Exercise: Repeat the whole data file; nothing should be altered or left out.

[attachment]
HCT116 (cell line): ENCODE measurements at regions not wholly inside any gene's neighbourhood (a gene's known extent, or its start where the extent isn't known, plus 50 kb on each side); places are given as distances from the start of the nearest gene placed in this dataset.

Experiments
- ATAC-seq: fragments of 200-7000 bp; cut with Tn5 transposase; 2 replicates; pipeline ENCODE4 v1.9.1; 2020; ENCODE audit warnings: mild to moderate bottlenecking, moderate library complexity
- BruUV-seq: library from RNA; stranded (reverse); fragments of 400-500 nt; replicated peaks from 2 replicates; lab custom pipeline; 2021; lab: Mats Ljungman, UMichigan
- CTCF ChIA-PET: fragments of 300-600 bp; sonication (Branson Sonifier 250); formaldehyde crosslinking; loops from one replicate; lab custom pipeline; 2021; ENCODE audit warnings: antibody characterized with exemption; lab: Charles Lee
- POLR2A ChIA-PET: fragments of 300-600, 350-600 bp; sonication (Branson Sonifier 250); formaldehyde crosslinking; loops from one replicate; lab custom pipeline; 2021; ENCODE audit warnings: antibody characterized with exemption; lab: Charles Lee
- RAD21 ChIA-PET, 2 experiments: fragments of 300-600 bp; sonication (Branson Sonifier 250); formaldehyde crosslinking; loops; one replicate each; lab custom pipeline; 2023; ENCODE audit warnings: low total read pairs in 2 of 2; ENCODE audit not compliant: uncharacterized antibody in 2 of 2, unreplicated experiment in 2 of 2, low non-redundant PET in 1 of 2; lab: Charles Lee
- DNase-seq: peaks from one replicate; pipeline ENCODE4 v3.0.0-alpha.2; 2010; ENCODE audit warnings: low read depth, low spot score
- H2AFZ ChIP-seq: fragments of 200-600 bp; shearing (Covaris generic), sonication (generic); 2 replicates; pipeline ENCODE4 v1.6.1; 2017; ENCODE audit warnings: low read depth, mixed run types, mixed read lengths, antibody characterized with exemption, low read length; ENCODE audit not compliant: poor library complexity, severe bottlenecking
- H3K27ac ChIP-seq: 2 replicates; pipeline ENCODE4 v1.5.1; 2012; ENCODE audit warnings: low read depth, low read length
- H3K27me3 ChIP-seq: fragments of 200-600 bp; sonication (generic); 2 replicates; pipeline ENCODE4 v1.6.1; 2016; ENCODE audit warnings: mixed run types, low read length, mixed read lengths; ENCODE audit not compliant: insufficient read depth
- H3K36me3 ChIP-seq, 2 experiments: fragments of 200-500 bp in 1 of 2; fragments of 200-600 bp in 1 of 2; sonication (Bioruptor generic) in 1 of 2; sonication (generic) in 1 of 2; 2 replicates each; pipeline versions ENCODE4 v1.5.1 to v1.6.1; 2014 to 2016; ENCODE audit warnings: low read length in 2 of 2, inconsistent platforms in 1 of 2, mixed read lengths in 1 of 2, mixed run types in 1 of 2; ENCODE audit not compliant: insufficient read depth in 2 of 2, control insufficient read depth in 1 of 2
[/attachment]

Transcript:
HCT116 (cell line): ENCODE measurements at regions not wholly inside any gene's neighbourhood (a gene's known extent, or its start where the extent isn't known, plus 50 kb on each side); places are given as distances from the start of the nearest gene placed in this dataset.

Experiments
- ATAC-seq: fragments of 200-7000 bp; cut with Tn5 transposase; 2 replicates; pipeline ENCODE4 v1.9.1; 2020; ENCODE audit warnings: mild to moderate bottlenecking, moderate library complexity
- BruUV-seq: library from RNA; stranded (reverse); fragments of 400-500 nt; replicated peaks from 2 replicates; lab custom pipeline; 2021; lab: Mats Ljungman, UMichigan
- CTCF ChIA-PET: fragments of 300-600 bp; sonication (Branson Sonifier 250); formaldehyde crosslinking; loops from one replicate; lab custom pipeline; 2021; ENCODE audit warnings: antibody characterized with exemption; lab: Charles Lee
- POLR2A ChIA-PET: fragments of 300-600, 350-600 bp; sonication (Branson Sonifier 250); formaldehyde crosslinking; loops from one replicate; lab custom pipeline; 2021; ENCODE audit warnings: antibody characterized with exemption; lab: Charles Lee
- RAD21 ChIA-PET, 2 experiments: fragments of 300-600 bp; sonication (Branson Sonifier 250); formaldehyde crosslinking; loops; one replicate each; lab custom pipeline; 2023; ENCODE audit warnings: low total read pairs in 2 of 2; ENCODE audit not compliant: uncharacterized antibody in 2 of 2, unreplicated experiment in 2 of 2, low non-redundant PET in 1 of 2; lab: Charles Lee
- DNase-seq: peaks from one replicate; pipeline ENCODE4 v3.0.0-alpha.2; 2010; ENCODE audit warnings: low read depth, low spot score
- H2AFZ ChIP-seq: fragments of 200-600 bp; shearing (Covaris generic), sonication (generic); 2 replicates; pipeline ENCODE4 v1.6.1; 2017; ENCODE audit warnings: low read depth, mixed run types, mixed read lengths, antibody characterized with exemption, low read length; ENCODE audit not compliant: poor library complexity, severe bottlenecking
- H3K27ac ChIP-seq: 2 replicates; pipeline ENCODE4 v1.5.1; 2012; ENCODE audit warnings: low read depth, low read length
- H3K27me3 ChIP-seq: fragments of 200-600 bp; sonication (generic); 2 replicates; pipeline ENCODE4 v1.6.1; 2016; ENCODE audit warnings: mixed run types, low read length, mixed read lengths; ENCODE audit not compliant: insufficient read depth
- H3K36me3 ChIP-seq, 2 experiments: fragments of 200-500 bp in 1 of 2; fragments of 200-600 bp in 1 of 2; sonication (Bioruptor generic) in 1 of 2; sonication (generic) in 1 of 2; 2 replicates each; pipeline versions ENCODE4 v1.5.1 to v1.6.1; 2014 to 2016; ENCODE audit warnings: low read length in 2 of 2, inconsistent platforms in 1 of 2, mixed read lengths in 1 of 2, mixed run types in 1 of 2; ENCODE audit not compliant: insufficient read depth in 2 of 2, control insufficient read depth in 1 of 2